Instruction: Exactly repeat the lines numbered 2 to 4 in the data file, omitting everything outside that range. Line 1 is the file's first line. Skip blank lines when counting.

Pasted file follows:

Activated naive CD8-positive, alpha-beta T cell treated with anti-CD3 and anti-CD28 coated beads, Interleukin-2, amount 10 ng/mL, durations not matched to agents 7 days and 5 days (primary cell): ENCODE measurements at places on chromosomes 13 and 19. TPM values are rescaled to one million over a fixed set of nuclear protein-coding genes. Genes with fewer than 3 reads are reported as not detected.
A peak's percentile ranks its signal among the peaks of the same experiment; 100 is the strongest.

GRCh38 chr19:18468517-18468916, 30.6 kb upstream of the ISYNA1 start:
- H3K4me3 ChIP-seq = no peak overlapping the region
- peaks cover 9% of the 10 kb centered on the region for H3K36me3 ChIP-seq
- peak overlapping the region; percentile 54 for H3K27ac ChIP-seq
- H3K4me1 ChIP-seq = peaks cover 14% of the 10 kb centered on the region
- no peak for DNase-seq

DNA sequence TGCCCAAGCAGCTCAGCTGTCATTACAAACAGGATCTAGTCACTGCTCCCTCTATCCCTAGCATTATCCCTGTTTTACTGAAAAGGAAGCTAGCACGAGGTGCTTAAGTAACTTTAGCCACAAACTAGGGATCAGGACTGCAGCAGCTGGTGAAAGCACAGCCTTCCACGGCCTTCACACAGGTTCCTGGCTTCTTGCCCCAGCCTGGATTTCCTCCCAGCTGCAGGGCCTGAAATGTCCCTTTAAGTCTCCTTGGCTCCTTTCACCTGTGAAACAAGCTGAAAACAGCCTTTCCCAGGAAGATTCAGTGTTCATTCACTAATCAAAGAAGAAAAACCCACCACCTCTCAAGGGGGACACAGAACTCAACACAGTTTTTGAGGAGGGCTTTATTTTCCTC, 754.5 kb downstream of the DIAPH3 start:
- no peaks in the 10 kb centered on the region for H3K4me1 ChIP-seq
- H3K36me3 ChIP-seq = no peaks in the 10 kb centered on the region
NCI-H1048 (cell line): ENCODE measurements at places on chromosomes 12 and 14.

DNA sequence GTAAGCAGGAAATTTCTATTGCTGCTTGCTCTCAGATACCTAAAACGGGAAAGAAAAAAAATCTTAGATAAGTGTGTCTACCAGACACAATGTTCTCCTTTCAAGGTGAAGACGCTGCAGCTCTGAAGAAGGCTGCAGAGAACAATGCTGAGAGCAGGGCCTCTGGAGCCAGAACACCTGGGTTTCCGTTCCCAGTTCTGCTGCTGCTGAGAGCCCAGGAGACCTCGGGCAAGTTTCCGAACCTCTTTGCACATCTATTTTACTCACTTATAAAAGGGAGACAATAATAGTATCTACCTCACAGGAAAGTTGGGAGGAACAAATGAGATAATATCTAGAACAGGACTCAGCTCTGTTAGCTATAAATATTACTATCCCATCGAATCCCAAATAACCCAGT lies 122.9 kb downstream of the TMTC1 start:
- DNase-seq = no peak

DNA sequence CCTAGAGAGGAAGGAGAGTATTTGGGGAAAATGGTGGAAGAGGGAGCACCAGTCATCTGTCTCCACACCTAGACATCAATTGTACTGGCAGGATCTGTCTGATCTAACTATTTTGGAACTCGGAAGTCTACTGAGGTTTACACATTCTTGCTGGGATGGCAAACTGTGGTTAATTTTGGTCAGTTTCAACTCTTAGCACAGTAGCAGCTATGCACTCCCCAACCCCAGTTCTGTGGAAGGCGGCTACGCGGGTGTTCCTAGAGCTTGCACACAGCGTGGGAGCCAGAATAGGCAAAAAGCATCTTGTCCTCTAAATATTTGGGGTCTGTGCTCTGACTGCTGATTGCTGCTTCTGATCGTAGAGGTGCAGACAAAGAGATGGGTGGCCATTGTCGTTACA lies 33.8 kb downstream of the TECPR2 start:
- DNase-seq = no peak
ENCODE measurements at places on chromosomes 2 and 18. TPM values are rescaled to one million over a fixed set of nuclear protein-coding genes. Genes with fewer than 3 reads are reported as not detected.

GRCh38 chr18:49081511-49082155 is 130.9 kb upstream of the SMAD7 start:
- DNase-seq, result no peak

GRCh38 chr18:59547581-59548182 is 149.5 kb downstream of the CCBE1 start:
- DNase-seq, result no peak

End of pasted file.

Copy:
A peak's percentile ranks its signal among the peaks of the same experiment; 100 is the strongest.

GRCh38 chr19:18468517-18468916, 30.6 kb upstream of the ISYNA1 start:
- H3K4me3 ChIP-seq = no peak overlapping the region